CPLT 751 005 "Literature and Justice: Writers on Trial"
Shoshana Felman
M 4:00-7:00PM
Max 5
[Cross-listed with FREN 780, ENG 789, ILA 790, LAW]

Content: History has put on trial a series of outstanding thinkers.  At the dawn of philosophy, Socrates drinks the cup of poison to which he is condemned by the Athenians for his influential teaching, charged with atheism, and corruption of the youth.  Centuries later, in modernity, similarly influential Oscar Wilde is condemned by the English for his homosexuality, as well as for his provocative artistic style.  In France, Emile Zola is condemned for defending a Jew against the state, which has convicted him.  E. M. Forster writes about a rape trial /race trial of an Indian by the colonizing British Empire.

However different, all these accused have come to stand for something greater than themselves: something that was symbolized  -- and challenged ¿ by their trials.  Through the examination of a series of historical and literary trials, this course will ask:  Why are literary writers, philosophers and creative thinkers, repetitively put on trial, and how in turn do they put culture and society on trial?  What is the role of literature as a political actor in the struggles over ethics, and the struggles over meaning?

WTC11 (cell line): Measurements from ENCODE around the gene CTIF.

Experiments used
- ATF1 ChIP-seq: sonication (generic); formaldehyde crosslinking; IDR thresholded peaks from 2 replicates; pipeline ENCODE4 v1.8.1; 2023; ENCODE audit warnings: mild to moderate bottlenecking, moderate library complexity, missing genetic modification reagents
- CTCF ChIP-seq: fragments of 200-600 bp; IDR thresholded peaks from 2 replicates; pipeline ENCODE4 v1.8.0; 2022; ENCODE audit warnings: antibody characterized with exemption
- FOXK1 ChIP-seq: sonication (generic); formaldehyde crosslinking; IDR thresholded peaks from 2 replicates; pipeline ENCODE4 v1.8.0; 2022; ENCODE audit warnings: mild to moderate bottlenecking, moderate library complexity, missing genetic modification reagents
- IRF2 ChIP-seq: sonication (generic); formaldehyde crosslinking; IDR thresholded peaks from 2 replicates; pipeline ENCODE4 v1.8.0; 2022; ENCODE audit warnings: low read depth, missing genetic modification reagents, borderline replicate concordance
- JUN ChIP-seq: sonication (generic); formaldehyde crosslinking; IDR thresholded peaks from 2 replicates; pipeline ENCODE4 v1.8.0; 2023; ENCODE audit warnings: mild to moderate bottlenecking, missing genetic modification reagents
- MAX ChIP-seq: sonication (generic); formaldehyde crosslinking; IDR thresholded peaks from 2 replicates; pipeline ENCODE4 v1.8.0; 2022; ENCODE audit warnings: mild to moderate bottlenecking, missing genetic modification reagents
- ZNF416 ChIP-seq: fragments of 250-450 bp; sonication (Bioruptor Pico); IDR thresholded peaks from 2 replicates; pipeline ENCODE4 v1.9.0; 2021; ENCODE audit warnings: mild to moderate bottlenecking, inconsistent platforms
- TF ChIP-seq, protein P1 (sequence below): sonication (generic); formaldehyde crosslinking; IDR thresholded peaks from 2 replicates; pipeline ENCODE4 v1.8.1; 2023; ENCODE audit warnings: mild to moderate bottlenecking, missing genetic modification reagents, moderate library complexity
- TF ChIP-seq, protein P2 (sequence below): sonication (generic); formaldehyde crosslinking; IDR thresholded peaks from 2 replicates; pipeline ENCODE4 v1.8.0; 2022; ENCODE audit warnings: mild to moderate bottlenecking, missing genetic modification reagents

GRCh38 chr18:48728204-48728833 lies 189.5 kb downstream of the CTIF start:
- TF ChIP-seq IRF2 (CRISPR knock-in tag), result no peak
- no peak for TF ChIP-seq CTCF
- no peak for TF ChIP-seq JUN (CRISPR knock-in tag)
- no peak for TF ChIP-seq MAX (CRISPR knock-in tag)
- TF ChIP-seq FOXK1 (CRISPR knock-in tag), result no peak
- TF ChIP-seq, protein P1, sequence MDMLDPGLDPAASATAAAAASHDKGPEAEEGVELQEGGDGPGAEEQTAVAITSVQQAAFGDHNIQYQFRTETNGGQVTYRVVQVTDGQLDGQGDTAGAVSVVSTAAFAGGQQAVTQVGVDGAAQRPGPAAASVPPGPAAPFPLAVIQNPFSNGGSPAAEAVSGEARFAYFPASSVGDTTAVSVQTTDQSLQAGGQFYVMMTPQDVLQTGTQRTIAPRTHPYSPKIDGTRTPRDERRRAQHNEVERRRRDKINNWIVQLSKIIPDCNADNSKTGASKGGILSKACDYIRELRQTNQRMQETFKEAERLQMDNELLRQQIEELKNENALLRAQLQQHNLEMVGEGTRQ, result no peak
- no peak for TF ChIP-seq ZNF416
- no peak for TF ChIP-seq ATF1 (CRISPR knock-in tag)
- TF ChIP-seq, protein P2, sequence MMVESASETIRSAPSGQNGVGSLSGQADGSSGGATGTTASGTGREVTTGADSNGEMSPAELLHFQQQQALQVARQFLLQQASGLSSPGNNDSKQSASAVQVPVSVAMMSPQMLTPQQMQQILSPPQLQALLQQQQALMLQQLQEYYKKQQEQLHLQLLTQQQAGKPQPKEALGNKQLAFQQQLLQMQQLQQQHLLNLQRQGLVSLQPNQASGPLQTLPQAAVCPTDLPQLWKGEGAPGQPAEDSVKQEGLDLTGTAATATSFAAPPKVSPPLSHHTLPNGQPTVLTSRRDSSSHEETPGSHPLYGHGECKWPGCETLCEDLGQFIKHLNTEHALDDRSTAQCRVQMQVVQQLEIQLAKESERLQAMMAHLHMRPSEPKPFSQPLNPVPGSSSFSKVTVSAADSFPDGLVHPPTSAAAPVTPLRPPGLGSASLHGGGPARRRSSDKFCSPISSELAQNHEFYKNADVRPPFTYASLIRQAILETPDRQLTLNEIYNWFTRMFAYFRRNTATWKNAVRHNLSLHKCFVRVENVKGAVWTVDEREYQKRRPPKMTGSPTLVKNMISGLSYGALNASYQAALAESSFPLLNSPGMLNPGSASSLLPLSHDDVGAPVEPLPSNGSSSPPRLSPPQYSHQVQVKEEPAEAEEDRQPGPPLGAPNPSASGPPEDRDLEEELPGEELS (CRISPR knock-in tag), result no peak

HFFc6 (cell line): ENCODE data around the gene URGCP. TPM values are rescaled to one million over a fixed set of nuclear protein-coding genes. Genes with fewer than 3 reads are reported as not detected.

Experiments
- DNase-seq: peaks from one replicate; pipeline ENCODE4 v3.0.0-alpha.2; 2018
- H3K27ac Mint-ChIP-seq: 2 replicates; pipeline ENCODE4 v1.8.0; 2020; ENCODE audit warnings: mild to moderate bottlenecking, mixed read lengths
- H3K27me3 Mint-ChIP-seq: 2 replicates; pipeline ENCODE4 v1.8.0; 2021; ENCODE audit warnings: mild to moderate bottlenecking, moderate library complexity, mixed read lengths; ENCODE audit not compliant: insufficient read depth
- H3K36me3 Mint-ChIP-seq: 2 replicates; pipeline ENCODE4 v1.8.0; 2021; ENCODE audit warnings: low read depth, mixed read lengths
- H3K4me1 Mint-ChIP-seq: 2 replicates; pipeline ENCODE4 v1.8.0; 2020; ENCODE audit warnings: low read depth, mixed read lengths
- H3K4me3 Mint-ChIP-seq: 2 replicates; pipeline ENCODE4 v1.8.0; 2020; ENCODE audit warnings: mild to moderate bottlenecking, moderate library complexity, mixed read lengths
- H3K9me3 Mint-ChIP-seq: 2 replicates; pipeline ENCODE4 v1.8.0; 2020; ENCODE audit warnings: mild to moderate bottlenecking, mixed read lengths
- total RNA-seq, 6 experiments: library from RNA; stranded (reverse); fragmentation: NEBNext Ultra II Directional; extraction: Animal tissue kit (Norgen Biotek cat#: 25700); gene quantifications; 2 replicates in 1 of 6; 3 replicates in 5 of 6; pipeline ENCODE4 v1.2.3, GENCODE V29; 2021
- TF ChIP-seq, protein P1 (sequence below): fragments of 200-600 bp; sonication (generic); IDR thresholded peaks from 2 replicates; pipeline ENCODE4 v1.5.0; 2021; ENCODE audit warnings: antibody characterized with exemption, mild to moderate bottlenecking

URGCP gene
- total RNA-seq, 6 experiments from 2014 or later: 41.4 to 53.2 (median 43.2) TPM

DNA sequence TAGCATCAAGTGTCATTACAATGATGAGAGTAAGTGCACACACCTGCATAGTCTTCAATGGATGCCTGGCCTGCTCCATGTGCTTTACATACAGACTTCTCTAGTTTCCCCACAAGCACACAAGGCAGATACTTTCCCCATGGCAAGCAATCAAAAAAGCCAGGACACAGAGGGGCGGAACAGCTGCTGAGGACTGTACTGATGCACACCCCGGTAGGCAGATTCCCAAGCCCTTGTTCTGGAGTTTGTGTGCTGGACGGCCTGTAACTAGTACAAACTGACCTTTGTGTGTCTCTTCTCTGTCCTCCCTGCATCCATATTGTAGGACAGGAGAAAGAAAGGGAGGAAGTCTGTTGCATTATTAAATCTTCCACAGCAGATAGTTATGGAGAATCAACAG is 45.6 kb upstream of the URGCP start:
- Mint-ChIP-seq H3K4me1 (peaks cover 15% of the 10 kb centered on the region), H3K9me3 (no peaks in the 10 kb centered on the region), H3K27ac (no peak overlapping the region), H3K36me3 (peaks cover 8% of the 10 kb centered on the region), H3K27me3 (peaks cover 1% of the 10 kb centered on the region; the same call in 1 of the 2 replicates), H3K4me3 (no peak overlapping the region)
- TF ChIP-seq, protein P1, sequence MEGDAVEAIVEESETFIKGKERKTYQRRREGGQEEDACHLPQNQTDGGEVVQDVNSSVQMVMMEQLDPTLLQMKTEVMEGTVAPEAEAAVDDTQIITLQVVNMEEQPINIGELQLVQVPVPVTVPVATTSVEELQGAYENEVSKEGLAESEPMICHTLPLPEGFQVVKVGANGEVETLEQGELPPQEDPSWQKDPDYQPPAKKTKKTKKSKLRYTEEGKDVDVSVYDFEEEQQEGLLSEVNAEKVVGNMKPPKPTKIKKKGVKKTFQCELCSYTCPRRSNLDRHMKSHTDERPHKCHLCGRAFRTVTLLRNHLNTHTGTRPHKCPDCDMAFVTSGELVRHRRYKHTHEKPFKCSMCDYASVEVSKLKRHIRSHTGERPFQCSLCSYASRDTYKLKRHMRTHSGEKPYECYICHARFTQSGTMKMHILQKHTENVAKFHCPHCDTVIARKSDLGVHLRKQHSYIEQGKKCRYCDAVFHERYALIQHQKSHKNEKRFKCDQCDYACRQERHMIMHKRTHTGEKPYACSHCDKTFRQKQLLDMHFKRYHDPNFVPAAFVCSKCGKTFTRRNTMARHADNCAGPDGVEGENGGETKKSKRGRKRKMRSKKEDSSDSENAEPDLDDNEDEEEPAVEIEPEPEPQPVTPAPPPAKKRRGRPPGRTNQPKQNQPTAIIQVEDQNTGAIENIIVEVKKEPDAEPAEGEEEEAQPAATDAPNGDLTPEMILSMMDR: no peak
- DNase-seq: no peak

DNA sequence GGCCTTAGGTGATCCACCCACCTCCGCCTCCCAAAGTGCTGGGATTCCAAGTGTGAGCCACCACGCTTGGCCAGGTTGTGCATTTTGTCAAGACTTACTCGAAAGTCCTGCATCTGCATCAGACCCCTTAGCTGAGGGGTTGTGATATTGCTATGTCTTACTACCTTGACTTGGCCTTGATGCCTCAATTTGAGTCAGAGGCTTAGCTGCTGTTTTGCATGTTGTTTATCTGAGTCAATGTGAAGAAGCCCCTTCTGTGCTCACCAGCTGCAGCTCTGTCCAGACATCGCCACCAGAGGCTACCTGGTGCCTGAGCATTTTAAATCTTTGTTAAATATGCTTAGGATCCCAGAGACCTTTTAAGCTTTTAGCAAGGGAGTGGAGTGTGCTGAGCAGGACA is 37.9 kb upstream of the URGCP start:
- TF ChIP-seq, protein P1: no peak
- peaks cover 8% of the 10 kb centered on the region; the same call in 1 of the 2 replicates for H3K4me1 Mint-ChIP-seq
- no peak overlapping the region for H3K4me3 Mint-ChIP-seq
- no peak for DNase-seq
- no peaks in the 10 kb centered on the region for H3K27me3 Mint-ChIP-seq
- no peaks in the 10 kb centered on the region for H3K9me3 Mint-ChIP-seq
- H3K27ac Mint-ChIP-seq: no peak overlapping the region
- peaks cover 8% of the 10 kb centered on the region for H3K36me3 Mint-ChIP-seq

Texts: Selected readings, chosen among: Plato; Oscar Wilde; Flaubert; Baudelaire; Zola; Melville; E. M. Forster; Bertolt Brecht; Virginia Woolf; Hannah Arendt; Kafka; Spinoza; Jacques Lacan.

CPLT 751 01P "Foucault"
Lynne Huffer
T 10:00AM-1:00PM
Max 3
[Cross-listed with WGS 589, PHIL 789]